Autumn always makes me thankful. Maybe it’s because of Thanksgiving. Maybe it’s because of a memory of a remote cabin in the middle exploding fall colors. Maybe it’s the reminder that I have more to be thankful for than most. I’m thankful for books. Because one saved my life.
When people ask me why I began writing, I lie. I tell them that I had an idea that wouldn’t let me go. And that’s true, as far as it goes. But the reason it wouldn’t let me go is the real story. See, I write about my own demons. I think on some level, we all do, don’t we?
I’m not going to bore you with all the backstory, but suffice it to say that my decisions ended me at nineteen, with a guy I’d known a total of ten days before I said ‘I do’, living in a log cabin in the Back of Beyond, Michigan. We had one car, which he took to work each day. I wasn’t allowed to work; a woman’s job was in the home. The mailbox was a mile walk away, and town was ten. We didn’t have a phone.
There were other cabins within a mile of ours, but they were summer homes; there were no neighbors in autumn. We had electricity, but no money for propane. No worries. We cut wood to keep us warm for the coming winter. But no propane meant no gas for the stove, range, or washer and dryer. So I learned to cook everything in an electric Dutch oven. I washed our filthy blue jeans with a floor brush on the boards of the porch.
Don’t get me wrong, it was beautiful. The cabin was beside a river, and the trees were bursting with color. I fished, and picked wild huckleberries for pies. Fires at night were warm and romantic.
But then he started hitting me.
I thought it was my fault. After all, I knew almost nothing domestic. He even had to teach me to cook. I made mistakes, I screwed up. I learned as fast as I could, trying to make him happy, and proud. It didn’t work. He still got mad. No, furious. And I’d end up with bruises. But he was so sorry afterward that I believed him, that it wouldn’t happen again. I believed it because he believed it.
But as time went on, and I got better at that life, he didn’t change. The home I grew up in was falling apart, and I didn’t want to admit I’d made a mistake, so I never told them. I had nothing to do all day but clean and think. Believe me; you could have eaten off any surface in that cabin. But my thoughts just cycled in an endless loop.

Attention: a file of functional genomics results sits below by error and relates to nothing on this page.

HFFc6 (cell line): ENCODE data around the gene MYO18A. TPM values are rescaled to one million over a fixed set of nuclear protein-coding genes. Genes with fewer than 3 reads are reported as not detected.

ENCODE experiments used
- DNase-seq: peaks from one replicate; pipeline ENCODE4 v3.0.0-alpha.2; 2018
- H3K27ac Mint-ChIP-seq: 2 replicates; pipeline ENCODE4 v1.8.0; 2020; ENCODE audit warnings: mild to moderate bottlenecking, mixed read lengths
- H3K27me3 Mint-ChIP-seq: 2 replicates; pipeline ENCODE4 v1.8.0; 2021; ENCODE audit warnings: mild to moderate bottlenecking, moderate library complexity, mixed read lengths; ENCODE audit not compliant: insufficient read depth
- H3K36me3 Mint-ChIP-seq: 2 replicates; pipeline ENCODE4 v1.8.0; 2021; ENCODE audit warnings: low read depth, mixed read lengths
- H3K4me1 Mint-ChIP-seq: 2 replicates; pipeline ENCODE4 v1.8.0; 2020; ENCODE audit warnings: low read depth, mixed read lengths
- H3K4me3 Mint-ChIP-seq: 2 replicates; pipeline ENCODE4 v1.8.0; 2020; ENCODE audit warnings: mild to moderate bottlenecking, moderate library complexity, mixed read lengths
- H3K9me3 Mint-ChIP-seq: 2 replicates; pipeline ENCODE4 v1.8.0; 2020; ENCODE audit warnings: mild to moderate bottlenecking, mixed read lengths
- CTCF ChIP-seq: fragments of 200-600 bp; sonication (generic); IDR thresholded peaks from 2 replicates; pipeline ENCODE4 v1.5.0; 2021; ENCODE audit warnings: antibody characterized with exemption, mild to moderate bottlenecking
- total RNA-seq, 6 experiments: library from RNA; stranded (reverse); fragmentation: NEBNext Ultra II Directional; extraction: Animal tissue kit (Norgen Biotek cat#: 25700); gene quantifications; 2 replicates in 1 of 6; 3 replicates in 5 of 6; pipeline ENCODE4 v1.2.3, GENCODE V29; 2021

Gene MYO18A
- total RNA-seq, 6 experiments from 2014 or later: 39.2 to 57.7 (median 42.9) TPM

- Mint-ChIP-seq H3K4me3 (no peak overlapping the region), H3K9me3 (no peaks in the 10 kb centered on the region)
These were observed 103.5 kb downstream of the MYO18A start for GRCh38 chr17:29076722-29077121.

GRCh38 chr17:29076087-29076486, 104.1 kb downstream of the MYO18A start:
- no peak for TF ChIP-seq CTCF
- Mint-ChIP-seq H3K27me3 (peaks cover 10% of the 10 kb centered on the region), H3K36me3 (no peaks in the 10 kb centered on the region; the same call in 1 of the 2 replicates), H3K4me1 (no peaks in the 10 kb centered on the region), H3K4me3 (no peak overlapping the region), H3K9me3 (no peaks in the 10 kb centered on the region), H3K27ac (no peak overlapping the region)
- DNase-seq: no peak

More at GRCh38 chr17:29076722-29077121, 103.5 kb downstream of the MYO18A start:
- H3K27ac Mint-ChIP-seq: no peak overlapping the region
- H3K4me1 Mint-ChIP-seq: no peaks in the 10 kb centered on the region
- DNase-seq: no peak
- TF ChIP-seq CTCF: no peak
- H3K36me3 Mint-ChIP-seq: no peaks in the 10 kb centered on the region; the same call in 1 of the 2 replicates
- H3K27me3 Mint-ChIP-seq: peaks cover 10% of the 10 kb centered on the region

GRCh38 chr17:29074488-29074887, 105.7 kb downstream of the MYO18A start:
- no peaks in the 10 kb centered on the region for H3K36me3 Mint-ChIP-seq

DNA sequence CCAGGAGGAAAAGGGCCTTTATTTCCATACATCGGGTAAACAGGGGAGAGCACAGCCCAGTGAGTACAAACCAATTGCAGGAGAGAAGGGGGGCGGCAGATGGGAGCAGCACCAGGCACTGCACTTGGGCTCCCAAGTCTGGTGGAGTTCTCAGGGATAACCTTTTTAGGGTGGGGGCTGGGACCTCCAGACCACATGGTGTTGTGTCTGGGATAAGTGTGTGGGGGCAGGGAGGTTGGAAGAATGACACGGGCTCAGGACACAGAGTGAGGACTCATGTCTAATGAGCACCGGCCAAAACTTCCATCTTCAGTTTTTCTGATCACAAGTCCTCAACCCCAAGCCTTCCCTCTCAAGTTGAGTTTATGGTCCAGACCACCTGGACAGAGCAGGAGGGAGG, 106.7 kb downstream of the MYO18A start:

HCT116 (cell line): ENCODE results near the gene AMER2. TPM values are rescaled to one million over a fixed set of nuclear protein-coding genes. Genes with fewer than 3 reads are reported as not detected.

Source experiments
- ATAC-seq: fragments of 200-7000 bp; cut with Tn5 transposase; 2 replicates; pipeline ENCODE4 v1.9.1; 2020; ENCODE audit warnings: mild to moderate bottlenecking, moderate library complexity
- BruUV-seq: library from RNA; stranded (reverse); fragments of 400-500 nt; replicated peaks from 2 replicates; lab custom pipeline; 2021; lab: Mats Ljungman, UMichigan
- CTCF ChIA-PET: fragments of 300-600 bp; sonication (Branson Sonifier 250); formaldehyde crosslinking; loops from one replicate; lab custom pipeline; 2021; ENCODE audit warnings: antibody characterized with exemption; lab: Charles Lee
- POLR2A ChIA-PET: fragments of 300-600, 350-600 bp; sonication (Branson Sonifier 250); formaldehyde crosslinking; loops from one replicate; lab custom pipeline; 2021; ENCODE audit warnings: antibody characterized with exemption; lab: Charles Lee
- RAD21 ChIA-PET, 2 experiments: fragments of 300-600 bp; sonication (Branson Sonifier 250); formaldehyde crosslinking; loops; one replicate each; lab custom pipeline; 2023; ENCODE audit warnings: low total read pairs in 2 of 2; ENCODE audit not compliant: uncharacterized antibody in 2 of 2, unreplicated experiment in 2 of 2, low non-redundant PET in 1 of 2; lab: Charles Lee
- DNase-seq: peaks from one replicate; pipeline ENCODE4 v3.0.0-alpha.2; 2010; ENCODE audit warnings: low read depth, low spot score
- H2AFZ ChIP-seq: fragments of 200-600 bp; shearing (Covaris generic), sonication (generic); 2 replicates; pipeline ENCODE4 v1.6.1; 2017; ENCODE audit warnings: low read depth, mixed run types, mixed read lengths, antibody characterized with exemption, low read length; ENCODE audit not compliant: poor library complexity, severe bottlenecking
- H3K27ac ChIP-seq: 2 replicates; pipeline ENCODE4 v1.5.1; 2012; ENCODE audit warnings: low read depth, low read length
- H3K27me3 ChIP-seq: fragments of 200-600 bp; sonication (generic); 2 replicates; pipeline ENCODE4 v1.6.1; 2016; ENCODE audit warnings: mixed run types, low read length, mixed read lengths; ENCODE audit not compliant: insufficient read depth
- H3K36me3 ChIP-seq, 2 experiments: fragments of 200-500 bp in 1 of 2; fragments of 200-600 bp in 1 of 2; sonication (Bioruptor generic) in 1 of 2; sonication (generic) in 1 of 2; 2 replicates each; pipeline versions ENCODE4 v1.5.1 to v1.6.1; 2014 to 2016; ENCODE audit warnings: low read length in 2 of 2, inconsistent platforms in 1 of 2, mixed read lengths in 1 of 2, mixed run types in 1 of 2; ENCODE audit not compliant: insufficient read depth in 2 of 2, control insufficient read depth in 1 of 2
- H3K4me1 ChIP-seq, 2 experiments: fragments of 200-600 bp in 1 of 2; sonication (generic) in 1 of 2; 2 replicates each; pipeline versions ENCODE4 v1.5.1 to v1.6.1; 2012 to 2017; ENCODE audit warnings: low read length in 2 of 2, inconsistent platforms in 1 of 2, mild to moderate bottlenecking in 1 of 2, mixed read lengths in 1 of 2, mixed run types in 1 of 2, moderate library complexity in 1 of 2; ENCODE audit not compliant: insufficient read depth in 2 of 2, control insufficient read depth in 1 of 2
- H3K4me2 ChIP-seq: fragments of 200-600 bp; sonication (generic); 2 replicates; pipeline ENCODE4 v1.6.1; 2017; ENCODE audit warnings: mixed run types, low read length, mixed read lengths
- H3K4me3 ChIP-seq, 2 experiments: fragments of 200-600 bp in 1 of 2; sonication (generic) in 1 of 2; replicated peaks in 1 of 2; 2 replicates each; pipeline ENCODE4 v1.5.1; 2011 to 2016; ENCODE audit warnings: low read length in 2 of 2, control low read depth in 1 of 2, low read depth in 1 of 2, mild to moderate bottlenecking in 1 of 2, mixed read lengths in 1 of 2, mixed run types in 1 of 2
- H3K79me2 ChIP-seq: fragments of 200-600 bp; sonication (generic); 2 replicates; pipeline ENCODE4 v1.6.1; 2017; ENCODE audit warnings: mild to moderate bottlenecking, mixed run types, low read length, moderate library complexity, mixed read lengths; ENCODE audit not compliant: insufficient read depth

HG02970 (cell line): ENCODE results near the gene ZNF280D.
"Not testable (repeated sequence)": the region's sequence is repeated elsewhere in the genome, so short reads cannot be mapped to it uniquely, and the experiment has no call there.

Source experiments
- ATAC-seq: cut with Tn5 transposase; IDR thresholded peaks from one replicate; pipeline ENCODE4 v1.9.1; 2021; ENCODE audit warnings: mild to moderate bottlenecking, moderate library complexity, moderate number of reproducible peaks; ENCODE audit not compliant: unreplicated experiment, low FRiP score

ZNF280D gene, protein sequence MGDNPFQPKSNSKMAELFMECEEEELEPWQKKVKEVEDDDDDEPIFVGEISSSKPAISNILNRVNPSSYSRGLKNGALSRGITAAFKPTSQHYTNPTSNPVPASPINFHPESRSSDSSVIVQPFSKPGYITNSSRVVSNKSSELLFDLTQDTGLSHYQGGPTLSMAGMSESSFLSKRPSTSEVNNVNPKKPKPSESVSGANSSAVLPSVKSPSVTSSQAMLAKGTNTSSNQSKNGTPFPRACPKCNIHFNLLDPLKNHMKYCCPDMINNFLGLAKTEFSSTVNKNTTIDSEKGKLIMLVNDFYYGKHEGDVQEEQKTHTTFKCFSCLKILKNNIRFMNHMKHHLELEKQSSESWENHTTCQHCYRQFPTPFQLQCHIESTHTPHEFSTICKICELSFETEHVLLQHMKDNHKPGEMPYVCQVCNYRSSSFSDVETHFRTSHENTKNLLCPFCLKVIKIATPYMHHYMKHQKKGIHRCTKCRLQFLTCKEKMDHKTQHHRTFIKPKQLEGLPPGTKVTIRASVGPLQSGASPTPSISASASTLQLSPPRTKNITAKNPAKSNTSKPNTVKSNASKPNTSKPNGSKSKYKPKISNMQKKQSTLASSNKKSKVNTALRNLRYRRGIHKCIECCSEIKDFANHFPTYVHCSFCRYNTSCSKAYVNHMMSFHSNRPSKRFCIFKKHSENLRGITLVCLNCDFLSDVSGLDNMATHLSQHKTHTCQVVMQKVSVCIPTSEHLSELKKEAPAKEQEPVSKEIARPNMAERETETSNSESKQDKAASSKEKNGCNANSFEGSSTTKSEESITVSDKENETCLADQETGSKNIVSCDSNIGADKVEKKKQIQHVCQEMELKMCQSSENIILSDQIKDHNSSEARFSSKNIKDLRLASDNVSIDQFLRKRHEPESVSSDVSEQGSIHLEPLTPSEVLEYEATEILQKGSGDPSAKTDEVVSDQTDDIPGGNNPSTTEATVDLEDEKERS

Most of the time, things were fine. I was even happy. The anger wasn’t always there. But the potential always was, hanging like static electricity in the air. I stayed alert, always. I lost weight.
The highlight of my week was going to town on the weekend to do laundry, because I could go to the library. I was always a reader, and now it sustained me – I could go away in my mind. They’d only allow me to check out seven books at a time, so I’d choose the heftiest tomes I could find, so I’d have lots to read during the week.
People who know me now can’t picture me in this past. That’s because that naïve powerless girl wasn’t me. The more years I live, the more I uncover who ‘me’ is.
I never forgot the power that book opened in me.
That’s the real reason I started writing. If something in one of my stories gives one person a glimmer of an answer they seek, I’ll have paid forward what Ayn Rand gave me, all those years ago.
Your turn, WITS readers. What book has touched your life? Will you share it with us?
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Laura Drake is a city girl who never grew out of her tomboy ways, or a serious cowboy crush. She writes both Women’s Fiction and Romance.
She sold her Sweet on a Cowboy series, romances set in the world of professional bull riding, to Grand Central. The Sweet Spot won the 2014 Romance Writers of America® RITA® award in the Best First Book category.
She also published a four book, small town series to Harlequin’s Superromance line.
Laura’s first women’s fiction, Days Made of Glass, released January, 2016.
In 2014, Laura realized a lifelong dream of becoming a Texan and is currently working on her accent. She gave up the corporate CFO gig to write full time. She’s a wife, grandmother, and motorcycle chick in the remaining waking hours.